25111 An Economic Evaluation of the 2009 Childhood and Adolescent Vaccination Schedule In the US

Tuesday, March 29, 2011
Columbia Hall

Background: The economics of the recommended childhood and adolescent vaccine schedule in the US, diphtheria, tetanus, and pertussis (DTaP), measles, mumps, and rubella (MMR), polio, hepatitis A, hepatitis B, haemophilus influenza B (Hib), varicella, pneumococcal, adolescent meningococcal, influenza, human papillomavirus (HPV) and rotavirus vaccines, has not been studied.

Objectives: To evaluate the economics of the current US childhood and adolescent vaccination schedule.

Methods: For each vaccine, estimates of the incremental direct medical costs due to vaccine-preventable disease were obtained from published literature. 2008-2009 vaccination coverage and 2009 prices were used to calculate vaccine costs. Estimates of lifetime costs (2009 USD) discounted at 3% per annum, were applied to a US birth cohort (4.3 million) assuming direct effects only. Incremental costs of the individual vaccines and the schedule as a whole were assessed. Cost-benefit ratios (CBRs) were calculated as the direct medical cost savings/ vaccination cost. The model evaluated completion of the schedule with an individual vaccine strategy (DTaP, MMR and single-disease vaccines) and with two different pentavalent strategies (DTaP, polio, Hib or DTap, polio, hepatitis B plus other vaccines).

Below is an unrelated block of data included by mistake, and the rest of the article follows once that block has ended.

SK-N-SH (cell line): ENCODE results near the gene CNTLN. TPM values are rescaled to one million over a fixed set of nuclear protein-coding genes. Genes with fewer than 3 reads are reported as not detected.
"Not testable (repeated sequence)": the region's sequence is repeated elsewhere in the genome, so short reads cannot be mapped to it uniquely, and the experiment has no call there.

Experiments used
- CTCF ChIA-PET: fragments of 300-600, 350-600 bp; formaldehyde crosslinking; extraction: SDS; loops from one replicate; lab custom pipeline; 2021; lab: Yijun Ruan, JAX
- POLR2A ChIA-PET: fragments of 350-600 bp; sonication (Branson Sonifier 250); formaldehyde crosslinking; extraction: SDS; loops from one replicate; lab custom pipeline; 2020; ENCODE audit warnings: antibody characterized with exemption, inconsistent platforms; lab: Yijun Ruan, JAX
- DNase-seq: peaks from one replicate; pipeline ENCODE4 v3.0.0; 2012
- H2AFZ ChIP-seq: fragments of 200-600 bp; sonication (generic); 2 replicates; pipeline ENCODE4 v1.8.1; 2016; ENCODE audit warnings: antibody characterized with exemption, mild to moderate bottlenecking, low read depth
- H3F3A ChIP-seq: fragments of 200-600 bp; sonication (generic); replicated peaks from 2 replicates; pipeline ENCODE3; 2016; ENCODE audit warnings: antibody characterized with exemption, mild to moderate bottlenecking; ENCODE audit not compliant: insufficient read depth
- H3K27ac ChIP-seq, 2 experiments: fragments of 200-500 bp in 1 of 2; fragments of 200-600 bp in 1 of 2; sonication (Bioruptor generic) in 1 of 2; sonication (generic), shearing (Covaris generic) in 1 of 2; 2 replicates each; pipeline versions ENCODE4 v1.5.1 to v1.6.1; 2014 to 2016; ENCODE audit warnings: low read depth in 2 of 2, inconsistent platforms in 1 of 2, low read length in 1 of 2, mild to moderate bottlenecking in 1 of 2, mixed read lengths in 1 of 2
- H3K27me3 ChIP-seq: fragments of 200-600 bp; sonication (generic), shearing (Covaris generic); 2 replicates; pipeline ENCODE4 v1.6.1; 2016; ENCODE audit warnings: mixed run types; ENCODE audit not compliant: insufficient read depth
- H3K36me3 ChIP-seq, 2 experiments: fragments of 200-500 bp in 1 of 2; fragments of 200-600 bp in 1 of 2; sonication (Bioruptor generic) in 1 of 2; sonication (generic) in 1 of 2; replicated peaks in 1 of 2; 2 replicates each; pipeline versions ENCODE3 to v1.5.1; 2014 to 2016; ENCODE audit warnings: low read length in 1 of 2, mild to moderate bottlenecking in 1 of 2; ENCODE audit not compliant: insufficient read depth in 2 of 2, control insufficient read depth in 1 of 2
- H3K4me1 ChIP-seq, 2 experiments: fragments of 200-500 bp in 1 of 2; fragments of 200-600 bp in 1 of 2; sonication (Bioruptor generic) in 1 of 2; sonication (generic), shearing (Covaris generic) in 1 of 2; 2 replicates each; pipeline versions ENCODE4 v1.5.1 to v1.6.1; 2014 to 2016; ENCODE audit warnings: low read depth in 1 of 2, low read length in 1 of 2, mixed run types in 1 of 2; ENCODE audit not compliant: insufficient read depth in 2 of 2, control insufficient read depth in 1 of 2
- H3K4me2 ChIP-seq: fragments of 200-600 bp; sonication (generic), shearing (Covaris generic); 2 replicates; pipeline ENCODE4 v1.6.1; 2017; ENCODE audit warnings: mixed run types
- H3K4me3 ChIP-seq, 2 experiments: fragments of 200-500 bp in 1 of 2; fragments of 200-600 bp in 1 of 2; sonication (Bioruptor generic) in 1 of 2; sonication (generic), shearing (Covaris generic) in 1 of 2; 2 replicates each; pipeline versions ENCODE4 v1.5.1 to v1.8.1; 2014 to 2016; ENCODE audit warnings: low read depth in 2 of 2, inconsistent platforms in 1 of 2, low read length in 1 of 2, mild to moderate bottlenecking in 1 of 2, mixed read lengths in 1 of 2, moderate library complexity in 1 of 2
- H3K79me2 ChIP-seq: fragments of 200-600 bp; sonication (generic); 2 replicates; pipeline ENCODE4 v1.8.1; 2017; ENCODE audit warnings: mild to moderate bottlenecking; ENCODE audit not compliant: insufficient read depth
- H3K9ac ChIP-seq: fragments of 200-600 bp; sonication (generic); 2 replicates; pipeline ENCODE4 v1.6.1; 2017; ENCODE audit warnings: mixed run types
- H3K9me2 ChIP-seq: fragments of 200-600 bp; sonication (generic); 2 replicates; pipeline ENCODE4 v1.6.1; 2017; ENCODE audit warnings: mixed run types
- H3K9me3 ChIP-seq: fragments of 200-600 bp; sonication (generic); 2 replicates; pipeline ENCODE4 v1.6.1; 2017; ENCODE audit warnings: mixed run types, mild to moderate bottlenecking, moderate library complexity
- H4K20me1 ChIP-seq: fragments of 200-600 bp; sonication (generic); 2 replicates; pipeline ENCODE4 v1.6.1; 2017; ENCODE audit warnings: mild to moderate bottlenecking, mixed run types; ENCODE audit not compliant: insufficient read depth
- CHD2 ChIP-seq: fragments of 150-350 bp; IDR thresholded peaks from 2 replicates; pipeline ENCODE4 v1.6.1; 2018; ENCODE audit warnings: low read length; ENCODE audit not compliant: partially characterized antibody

Results: Regardless of how the current pediatric vaccine schedule was completed, annual savings ranged between $13.9 billion for the individual vaccine strategy to $14.5 $14.7 billion for pentavalent strategies. The total cost of vaccination ranged from $6.1 $6.2 billion for pentavalent strategies to $6.5 billion for the individual vaccine strategy while savings in direct medical costs totaled $20.6 $20.9 billion and $20.4 billion, respectively. As individual vaccines, DTaP, MMR, polio, Hib and HPV were cost-saving, as were both pentavalent vaccines. CBRs ranged from 3.1 to 3.4 for all scenarios examined.

Conclusions:  The current US pediatric vaccine schedule is cost saving and provides more than $3 in cost savings from disease prevention for each dollar spent on vaccination. Use of combination vaccines increases the net savings.